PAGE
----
update_rule = tf.assign(Y, Y-0.01*grad_cost/lapl_cost) train = tf.train.AdamOptimizer(0.01).minimize(cost) init = tf.global_variables_initializer()

The last line initializes all variables in the Tensorflow session when it is run. Then start a Tensorflow session, and initialize all variables globally:

sess = tf.Session() sess.run(init)

Then run the algorithm:

nbsteps = 1000 c = sess.run(cost, feed_dict={X: sampled_points}) print "epoch: ", -1, " cost = ", c for i in range(nbsteps): sess.run(train, feed_dict={X: sampled_points}) c = sess.run(cost, feed_dict={X: sampled_points}) print "epoch: ", i, " cost =

Then extract the points and close the Tensorflow session:

calculated_Y = sess.run(Y, feed_dict={X: sampled_points}) sess.close()

Plot it using matplotlib:

embed1, embed2 = calculated_Y.transpose() plt.plot(embed1, embed2, 'ro')

This gives, as expected,

This code for Sammon Embedding has been incorporated into the Python package `mogu`

, which is a collection of numerical routines. You can install it, and call:

from mogu.embed import sammon_embedding calculated_Y = sammon_embedding(sampled_points, init_points)

- Kwan-Yuet Ho, “Sammon Embedding,”
*Everything About Data Analytics*, WordPress (2016). [WordPress] - Kwan-yuet Ho, “Word Embedding Algorithms,”
*Everything about Data Analytics,*WordPress (2016). [WordPress] - Kwan-yuet Ho, “Toying with Word2Vec,”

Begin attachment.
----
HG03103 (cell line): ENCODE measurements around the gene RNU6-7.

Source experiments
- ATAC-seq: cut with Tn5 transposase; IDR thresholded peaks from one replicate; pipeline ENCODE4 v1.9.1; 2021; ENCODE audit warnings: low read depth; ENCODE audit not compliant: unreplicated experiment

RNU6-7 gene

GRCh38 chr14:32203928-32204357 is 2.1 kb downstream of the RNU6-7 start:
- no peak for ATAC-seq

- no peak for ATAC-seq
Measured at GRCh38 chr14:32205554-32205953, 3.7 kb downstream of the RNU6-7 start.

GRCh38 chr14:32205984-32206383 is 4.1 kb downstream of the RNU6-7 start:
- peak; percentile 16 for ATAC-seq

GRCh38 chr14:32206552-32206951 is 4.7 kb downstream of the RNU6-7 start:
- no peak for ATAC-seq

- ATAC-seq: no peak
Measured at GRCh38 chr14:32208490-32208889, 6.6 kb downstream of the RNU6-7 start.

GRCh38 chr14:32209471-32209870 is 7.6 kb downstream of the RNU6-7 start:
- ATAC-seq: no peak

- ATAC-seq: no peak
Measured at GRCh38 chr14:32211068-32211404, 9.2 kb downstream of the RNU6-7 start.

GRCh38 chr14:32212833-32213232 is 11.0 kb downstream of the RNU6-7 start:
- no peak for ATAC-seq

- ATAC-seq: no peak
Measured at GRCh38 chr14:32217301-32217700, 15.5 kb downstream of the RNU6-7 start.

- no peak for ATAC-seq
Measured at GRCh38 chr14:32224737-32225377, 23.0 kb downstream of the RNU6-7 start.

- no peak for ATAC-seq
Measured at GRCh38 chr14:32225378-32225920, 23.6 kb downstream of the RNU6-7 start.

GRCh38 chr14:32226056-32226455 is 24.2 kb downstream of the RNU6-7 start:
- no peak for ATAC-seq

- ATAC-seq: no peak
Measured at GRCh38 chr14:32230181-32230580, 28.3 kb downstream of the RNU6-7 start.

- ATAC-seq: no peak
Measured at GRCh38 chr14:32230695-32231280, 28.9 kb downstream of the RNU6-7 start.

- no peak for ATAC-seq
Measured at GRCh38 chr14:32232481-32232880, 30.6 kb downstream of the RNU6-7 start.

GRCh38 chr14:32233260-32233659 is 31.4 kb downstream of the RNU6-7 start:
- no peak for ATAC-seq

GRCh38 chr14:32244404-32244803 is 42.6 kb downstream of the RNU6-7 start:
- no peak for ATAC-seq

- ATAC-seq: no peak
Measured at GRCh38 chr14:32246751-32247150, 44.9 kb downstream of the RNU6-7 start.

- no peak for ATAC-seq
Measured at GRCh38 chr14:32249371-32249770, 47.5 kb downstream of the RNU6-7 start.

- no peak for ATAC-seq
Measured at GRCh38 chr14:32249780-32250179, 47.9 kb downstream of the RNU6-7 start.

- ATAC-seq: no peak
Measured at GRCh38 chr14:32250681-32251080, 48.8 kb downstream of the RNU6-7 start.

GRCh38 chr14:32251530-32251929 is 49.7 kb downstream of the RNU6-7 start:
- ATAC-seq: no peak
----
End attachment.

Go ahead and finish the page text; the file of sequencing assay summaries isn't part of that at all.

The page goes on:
*Everything about Data Analytics*, WordPress. (2015) [WordPress] - Kwan-yuet Ho, “LDA2Vec: a hybrid of LDA and Word2Vec,”
*Everything about Data Analytics*, WordPress. (2016) [WordPress] - John W. Sammon, Jr., “A Nonlinear Mapping for Data Structure Analysis,”
*IEEE Transactions on Computers***18**, 401-409 (1969). - Wikipedia: Sammon Mapping. [Wikipedia]
- Github repository: stephenhky/SammonEmbedding. [Github]
- Theano. [link]
- NumPy (Numerical Python). [link]
- Laurens van der Maaten, Geoffrey Hinton, “Visualizing Data using t-SNE,”
*Journal of Machine Learning*1, 1-48 (2008). [PDF] - Teuvo Kohonen, “Self-Organizing Maps,” Springer (2000). [Amazon]
- GloVe: Global Vectors for Word Representation. [StanfordNLP]
- Tensorflow.org. [link]
- gk_, “Tensorflow demystified,”
*Medium*. (2017) [Medium] - Notebook of this demonstration can be found at: stephenhky/TensorFlowToyCodes/SammonEmbedding.ipynb. [Jupyter]